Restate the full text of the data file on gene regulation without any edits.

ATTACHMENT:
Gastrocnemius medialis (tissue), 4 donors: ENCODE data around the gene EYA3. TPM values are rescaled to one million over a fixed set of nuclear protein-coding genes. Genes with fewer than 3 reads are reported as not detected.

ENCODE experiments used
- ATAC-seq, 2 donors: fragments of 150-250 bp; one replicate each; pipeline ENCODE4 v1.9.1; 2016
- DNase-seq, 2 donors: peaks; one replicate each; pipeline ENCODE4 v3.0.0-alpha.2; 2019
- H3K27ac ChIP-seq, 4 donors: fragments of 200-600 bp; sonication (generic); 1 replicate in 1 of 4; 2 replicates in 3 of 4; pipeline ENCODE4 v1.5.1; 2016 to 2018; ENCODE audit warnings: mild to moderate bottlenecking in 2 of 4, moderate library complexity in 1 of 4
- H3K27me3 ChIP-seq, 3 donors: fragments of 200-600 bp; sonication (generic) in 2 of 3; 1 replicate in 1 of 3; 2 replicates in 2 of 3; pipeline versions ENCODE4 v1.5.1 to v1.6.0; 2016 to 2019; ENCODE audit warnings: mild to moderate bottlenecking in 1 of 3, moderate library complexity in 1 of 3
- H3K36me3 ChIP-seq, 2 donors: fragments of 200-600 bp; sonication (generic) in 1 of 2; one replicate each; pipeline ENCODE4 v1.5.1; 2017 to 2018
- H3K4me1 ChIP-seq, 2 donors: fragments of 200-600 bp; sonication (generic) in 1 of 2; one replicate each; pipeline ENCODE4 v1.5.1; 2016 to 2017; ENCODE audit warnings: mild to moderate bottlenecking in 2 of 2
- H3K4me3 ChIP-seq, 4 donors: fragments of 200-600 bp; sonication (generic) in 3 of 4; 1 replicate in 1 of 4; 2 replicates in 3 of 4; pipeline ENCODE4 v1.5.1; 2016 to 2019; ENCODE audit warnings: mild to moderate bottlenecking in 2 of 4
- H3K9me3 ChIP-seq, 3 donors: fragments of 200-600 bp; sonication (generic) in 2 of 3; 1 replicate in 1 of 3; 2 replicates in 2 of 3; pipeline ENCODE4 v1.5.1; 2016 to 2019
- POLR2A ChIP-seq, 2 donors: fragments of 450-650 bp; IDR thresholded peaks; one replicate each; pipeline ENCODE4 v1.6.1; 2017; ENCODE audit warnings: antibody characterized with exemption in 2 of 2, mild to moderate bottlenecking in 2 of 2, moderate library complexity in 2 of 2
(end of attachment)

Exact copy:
Gastrocnemius medialis (tissue), 4 donors: ENCODE data around the gene EYA3. TPM values are rescaled to one million over a fixed set of nuclear protein-coding genes. Genes with fewer than 3 reads are reported as not detected.

ENCODE experiments used
- ATAC-seq, 2 donors: fragments of 150-250 bp; one replicate each; pipeline ENCODE4 v1.9.1; 2016
- DNase-seq, 2 donors: peaks; one replicate each; pipeline ENCODE4 v3.0.0-alpha.2; 2019
- H3K27ac ChIP-seq, 4 donors: fragments of 200-600 bp; sonication (generic); 1 replicate in 1 of 4; 2 replicates in 3 of 4; pipeline ENCODE4 v1.5.1; 2016 to 2018; ENCODE audit warnings: mild to moderate bottlenecking in 2 of 4, moderate library complexity in 1 of 4
- H3K27me3 ChIP-seq, 3 donors: fragments of 200-600 bp; sonication (generic) in 2 of 3; 1 replicate in 1 of 3; 2 replicates in 2 of 3; pipeline versions ENCODE4 v1.5.1 to v1.6.0; 2016 to 2019; ENCODE audit warnings: mild to moderate bottlenecking in 1 of 3, moderate library complexity in 1 of 3
- H3K36me3 ChIP-seq, 2 donors: fragments of 200-600 bp; sonication (generic) in 1 of 2; one replicate each; pipeline ENCODE4 v1.5.1; 2017 to 2018
- H3K4me1 ChIP-seq, 2 donors: fragments of 200-600 bp; sonication (generic) in 1 of 2; one replicate each; pipeline ENCODE4 v1.5.1; 2016 to 2017; ENCODE audit warnings: mild to moderate bottlenecking in 2 of 2
- H3K4me3 ChIP-seq, 4 donors: fragments of 200-600 bp; sonication (generic) in 3 of 4; 1 replicate in 1 of 4; 2 replicates in 3 of 4; pipeline ENCODE4 v1.5.1; 2016 to 2019; ENCODE audit warnings: mild to moderate bottlenecking in 2 of 4
- H3K9me3 ChIP-seq, 3 donors: fragments of 200-600 bp; sonication (generic) in 2 of 3; 1 replicate in 1 of 3; 2 replicates in 2 of 3; pipeline ENCODE4 v1.5.1; 2016 to 2019
- POLR2A ChIP-seq, 2 donors: fragments of 450-650 bp; IDR thresholded peaks; one replicate each; pipeline ENCODE4 v1.6.1; 2017; ENCODE audit warnings: antibody characterized with exemption in 2 of 2, mild to moderate bottlenecking in 2 of 2, moderate library complexity in 2 of 2